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11/04/2021 10:38:41 AM


Rabbi Ari Lucas

Looking for Kavannah by Turning Inward

Kavannah is a hard word to translate. It means intention or focus. It is both a necessary ingredient for and an end goal of Jewish prayer. I’ll admit, it’s been hard for me to come by these days. I was catching up with a colleague last week and we were both reflecting on how the latent stress in the environment, plus the electronic intrusions into our daily lives and prayer spaces, plus feeling pulled in a thousand different directions has made proper focus and intention in our work and spiritual lives a rare commodity during the pandemic. She suggested that I try pulling my tallit over my head while praying. Perhaps you’ve seen this posture before. It’s a custom that some people follow where the tallit (prayer shawl) becomes like a shield - blocking out all distraction. Some people do it only for the central parts of the service (for example, the Sh’ma, the Amidah, or the Kedushah), others do it the entire service. I’d experimented with this in the past, but hadn’t done it in a while. This past Shabbat, I thought I’d try it again. It helped - if only for a brief moment.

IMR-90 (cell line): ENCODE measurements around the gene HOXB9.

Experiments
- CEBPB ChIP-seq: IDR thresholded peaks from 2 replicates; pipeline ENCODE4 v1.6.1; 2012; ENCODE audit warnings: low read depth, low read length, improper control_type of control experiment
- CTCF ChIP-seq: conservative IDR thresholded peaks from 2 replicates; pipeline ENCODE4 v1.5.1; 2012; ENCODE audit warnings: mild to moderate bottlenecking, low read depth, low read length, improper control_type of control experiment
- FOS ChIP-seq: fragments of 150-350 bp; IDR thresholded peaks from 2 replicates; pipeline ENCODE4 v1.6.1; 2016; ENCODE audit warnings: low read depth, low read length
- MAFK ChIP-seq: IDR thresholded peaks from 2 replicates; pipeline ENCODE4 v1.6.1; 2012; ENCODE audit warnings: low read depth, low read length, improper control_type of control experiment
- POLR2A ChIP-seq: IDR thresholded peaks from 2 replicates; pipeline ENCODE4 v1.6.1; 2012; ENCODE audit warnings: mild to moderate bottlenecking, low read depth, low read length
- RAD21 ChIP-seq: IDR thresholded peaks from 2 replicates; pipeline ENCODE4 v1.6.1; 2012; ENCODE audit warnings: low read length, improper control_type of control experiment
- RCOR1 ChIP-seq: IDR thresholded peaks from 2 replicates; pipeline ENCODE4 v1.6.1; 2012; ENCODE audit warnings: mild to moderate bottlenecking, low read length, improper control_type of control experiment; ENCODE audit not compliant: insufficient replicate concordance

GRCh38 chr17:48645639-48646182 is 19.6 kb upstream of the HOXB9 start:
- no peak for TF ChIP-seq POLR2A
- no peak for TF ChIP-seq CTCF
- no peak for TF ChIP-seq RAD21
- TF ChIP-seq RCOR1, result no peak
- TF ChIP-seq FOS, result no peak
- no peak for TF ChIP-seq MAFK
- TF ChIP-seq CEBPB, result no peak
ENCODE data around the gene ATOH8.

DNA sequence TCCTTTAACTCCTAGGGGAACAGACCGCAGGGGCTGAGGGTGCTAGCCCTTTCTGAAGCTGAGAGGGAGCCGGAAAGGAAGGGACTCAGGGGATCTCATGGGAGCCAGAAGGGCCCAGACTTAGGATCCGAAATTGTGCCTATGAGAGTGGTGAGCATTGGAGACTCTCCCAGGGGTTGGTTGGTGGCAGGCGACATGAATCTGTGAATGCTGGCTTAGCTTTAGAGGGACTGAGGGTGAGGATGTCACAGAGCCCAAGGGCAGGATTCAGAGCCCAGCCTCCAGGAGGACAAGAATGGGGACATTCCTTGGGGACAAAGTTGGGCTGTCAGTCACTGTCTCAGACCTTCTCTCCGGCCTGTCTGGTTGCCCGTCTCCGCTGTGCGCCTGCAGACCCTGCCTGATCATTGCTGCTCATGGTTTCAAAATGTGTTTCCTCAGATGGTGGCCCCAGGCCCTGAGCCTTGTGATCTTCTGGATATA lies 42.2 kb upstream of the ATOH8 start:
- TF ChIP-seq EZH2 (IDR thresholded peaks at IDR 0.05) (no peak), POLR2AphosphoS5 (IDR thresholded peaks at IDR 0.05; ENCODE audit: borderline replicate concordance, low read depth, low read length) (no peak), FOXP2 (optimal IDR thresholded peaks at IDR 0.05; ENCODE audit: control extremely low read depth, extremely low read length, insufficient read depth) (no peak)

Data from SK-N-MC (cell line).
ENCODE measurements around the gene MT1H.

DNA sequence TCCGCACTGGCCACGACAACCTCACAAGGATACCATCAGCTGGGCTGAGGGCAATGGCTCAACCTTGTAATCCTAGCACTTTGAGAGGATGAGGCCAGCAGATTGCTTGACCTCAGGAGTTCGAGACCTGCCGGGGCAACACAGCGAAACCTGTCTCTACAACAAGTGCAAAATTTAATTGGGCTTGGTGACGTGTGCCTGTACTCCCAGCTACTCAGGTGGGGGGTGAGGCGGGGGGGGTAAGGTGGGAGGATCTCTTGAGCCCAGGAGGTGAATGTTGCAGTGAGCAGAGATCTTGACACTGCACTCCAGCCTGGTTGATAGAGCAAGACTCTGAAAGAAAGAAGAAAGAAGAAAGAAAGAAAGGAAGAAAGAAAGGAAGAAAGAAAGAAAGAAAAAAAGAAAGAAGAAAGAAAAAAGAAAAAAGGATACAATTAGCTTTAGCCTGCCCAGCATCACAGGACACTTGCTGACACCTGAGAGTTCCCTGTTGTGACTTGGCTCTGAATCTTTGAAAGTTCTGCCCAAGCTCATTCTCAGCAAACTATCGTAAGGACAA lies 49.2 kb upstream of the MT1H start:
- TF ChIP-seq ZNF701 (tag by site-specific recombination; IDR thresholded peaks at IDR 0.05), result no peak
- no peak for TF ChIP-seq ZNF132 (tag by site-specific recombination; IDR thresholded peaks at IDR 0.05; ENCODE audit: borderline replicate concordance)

In this world of constant stimulation and distraction, moments of focus and presence are even more precious. We must be intentional about creating conditions for intention. We have to be protective of those times and spaces which nourish our souls. Often when the world around us feels chaotic, it’s helpful to turn inward to find some peace and quiet. Maybe you would like to try experimenting with a tallit at home or in synagogue - see what it feels like to wrap yourself in the Jewish security blanket and focus on your spiritual purpose. Or maybe there are other meditative or spiritual practices that you find helpful. Prayer is such an essential part of my spiritual life, but that doesn’t mean that it’s always easy or meaningful. It takes discipline and commitment (and some help from friends along the way).

July 14,2024 /  8 Tammuz 5784